Before you make the switch, I’d make sure all of your users who use 2 factor auth have added their phones as a backup because they’ll need to delete and re-add their accounts to the authenticator app, which took me by surprise and don’t remember from Google’s documentation!

I went through several iterations of this list and this is the one I came up with that resulted in the least amount of time where email addresses didn’t exist and the fewest number of steps! Without anymore prevaricating from me, here are the steps:

  1. Remove your existing domain alias. This is when email will stop going to you@newdomain.com
  2. Add your new domain as a “real” domain in Google Apps. Go through and DNS setup or verification needed, but if you already had it as an alias, you should already have all of that setup.
  3. Rename all of your users on the old domain to the new domain. This is where you@newdomain.com starts working again. The benefit of doing it this way instead of just switching primary domains is that it automatically creates aliases for all your users on the old domain, which saves you as many steps as you have users. You should rename yourself last as it will kick you out and make you log back in, which was scary when it happened to me, but not the end of the world.
  4. Rename all of your groups (aliases, y’all) on the old domain to the new domain.
  5. This is the stupid part. In order to change your primary domain, you have to use the API. I went through a bunch of the official clients and had no luck, but then I found the API Test Page and that worked fine.
  6. On the API Test Page:
    • Toggle the “Authorize requests using OAuth 2.0” thing, which will then pop up a window. Make sure you log in with your work domain.
    • For “customerKey”, put in my\_customer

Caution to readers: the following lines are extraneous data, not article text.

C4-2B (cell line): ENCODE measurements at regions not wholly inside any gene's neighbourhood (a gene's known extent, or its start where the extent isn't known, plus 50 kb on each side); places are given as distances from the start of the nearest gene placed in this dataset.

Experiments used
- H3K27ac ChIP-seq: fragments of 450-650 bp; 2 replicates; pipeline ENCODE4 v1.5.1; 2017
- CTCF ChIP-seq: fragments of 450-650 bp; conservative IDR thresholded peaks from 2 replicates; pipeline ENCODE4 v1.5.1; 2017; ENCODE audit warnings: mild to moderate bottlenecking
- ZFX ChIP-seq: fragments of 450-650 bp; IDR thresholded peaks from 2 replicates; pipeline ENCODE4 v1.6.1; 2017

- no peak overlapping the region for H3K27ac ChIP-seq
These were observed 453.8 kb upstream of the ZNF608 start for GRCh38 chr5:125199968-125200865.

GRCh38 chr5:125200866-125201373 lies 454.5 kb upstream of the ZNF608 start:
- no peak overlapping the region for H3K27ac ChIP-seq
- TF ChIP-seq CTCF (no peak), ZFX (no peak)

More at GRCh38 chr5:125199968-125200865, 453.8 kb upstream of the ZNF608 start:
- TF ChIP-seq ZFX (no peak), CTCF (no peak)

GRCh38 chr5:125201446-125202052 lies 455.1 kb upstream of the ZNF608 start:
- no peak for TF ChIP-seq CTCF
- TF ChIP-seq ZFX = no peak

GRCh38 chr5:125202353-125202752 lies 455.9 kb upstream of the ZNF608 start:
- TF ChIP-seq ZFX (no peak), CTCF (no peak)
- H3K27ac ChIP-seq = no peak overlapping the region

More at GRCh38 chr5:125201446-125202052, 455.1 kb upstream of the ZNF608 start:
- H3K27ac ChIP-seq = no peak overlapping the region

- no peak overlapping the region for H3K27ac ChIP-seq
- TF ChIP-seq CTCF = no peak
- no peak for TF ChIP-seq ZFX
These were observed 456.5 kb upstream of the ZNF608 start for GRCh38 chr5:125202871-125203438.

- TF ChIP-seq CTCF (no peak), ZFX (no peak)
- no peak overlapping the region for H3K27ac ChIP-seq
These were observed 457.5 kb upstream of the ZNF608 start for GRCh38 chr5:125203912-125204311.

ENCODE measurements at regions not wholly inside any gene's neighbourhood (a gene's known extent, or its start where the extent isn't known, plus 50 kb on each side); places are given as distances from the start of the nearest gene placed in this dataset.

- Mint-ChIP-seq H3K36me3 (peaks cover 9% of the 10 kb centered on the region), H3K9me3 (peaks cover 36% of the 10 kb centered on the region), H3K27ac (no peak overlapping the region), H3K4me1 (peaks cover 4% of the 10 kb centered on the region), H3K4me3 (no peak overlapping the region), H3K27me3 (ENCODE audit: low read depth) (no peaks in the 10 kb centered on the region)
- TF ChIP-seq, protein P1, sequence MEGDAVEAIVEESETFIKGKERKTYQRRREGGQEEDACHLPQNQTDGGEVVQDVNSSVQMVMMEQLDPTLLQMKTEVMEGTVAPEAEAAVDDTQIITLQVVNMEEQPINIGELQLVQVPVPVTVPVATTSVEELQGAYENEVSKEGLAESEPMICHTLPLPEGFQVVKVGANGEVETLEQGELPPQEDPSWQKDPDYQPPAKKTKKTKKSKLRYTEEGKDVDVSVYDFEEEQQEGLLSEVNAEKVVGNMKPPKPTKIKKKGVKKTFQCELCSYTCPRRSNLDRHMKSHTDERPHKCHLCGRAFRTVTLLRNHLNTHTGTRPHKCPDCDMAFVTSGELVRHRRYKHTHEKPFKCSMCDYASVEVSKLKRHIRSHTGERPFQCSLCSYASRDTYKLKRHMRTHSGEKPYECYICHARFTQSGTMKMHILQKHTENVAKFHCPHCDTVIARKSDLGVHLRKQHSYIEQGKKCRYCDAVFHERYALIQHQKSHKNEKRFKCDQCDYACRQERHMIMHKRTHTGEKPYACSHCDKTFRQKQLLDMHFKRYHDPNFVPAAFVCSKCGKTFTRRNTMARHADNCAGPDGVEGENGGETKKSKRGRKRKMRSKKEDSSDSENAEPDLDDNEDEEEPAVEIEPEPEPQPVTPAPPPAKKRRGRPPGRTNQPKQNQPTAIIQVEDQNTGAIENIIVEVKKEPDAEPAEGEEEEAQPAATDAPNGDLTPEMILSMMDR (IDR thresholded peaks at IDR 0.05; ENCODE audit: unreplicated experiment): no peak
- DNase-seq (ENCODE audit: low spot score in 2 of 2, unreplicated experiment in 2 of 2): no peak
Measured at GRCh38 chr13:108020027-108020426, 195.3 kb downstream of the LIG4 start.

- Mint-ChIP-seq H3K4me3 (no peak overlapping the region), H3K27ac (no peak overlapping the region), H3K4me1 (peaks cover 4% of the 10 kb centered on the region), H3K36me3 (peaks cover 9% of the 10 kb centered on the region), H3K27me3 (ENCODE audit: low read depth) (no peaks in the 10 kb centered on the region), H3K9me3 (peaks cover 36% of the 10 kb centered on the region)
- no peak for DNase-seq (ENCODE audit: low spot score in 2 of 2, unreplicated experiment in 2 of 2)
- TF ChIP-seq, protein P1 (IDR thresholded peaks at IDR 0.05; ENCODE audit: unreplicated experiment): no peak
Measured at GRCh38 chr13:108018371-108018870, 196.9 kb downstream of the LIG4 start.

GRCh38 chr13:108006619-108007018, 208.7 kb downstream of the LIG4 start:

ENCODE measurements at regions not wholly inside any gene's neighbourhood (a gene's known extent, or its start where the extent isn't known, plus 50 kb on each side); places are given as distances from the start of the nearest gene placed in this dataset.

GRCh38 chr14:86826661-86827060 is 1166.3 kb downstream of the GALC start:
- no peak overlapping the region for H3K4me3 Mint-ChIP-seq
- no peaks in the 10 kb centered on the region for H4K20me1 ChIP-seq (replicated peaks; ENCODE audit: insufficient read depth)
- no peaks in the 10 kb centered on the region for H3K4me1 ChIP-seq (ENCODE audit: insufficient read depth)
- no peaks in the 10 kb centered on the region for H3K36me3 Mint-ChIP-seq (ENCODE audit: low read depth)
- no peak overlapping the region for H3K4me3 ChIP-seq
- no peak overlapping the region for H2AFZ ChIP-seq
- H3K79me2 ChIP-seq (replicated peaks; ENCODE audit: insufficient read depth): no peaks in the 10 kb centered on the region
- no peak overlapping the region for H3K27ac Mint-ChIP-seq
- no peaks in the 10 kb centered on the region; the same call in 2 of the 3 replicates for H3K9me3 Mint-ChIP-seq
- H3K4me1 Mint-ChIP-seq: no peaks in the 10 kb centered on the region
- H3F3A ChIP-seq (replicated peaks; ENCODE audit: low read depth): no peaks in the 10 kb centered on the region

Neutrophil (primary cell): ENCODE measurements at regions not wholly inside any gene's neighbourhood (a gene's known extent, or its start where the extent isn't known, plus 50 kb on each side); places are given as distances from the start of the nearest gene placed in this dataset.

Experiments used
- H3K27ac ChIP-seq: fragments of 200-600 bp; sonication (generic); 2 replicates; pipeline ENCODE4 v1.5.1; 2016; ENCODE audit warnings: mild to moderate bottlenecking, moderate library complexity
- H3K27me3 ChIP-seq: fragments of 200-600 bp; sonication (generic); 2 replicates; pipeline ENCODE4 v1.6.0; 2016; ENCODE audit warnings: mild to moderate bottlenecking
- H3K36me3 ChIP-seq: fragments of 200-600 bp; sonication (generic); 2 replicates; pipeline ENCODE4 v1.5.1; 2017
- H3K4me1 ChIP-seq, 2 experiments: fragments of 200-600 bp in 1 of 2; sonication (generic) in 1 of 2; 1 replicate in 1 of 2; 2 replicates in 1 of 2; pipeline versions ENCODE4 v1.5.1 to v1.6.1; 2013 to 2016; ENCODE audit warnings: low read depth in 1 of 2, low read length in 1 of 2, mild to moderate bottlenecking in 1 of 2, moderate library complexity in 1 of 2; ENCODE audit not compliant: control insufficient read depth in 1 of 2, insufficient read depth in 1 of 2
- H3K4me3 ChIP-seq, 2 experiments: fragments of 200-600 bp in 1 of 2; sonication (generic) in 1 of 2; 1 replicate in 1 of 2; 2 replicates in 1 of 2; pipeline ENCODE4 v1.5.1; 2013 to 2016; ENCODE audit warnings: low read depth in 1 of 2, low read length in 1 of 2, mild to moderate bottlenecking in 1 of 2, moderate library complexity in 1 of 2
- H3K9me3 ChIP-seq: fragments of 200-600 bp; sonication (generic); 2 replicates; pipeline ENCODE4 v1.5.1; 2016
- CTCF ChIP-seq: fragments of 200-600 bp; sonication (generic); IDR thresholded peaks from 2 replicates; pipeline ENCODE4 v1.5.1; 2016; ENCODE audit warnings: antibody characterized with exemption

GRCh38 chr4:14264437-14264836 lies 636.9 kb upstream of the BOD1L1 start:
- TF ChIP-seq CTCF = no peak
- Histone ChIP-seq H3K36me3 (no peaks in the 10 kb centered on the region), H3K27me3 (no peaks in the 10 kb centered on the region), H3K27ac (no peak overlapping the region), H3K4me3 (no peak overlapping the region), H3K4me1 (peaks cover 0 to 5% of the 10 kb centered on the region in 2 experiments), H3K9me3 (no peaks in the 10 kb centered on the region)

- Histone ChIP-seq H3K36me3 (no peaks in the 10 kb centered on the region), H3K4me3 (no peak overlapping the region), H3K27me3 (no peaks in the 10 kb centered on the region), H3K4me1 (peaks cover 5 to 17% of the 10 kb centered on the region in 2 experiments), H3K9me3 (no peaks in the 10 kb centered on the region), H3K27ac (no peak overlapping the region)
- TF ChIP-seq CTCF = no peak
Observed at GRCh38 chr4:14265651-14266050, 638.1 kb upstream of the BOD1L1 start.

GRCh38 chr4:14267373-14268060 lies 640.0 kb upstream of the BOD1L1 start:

• In “Request Body”, the field name is customerDomain and the value is your new domain!
    • Now click outside the request body box, and then click Execute.
    • You should get a 200 response.

And now you’re done!

Everything seems to be fine. The only thing that’s still a little weird is gChat, but all of our old Hangout URLs still work and we haven’t noticed any issues with Docs or anything else.

Good luck in your domain switching!

Further Reading:

Update: I don’t know anything else than what I’ve written. If it doesn’t work, I probably can’t help you. If you have a business account, Google’s support is actually really good. Call them. Really.

Letters to My Congressman

My local congressman, Buddy Carter, sends out a weekly newsletter and this week’s was a doozy. I don’t normally write to him, because I’m not sure it does any good, but I had to in this case.

Here’s what I wrote. Feel free to use it and write to your representatives.


In your latest newsletter you say the following: “I believe committing this horrific act removes all civil liberties and they should be investigated in whatever way is necessary. This is now an issue of national security and it is ridiculous that Apple is not participating in the investigation of known murderers and terrorists.”

This paragraph shows an amazing lack of understanding of the Constitution and our fundamental civil rights, and a failure to grasp the most basic facts of not just what the FBI is asking Apple to do, but the FBI’s own actions that led to where we are right now.

I’ll leave the constitutional questions to someone else, but the technical ones are simple:

  1. Creating a backdoor, ANY backdoor, for the FBI means that Apple will have to give that backdoor to any government in any country they do business in. Submitting to this request of our government means that they have to give that back door to repressive regimes in China, the middle east, etc.
  2. Creating a back door, ANY back door, in encryption or security means that back door can be exploited by any one – good guys, bad guys, terrorists, etc.
  3. The FBI wouldn’t be in this situation if they hadn’t asked local law enforcement to change the suspects’ Apple ID password. If they’d left it as is, Apple could have gotten into their account and given the FBI whatever they wanted – as they have done in many many cases.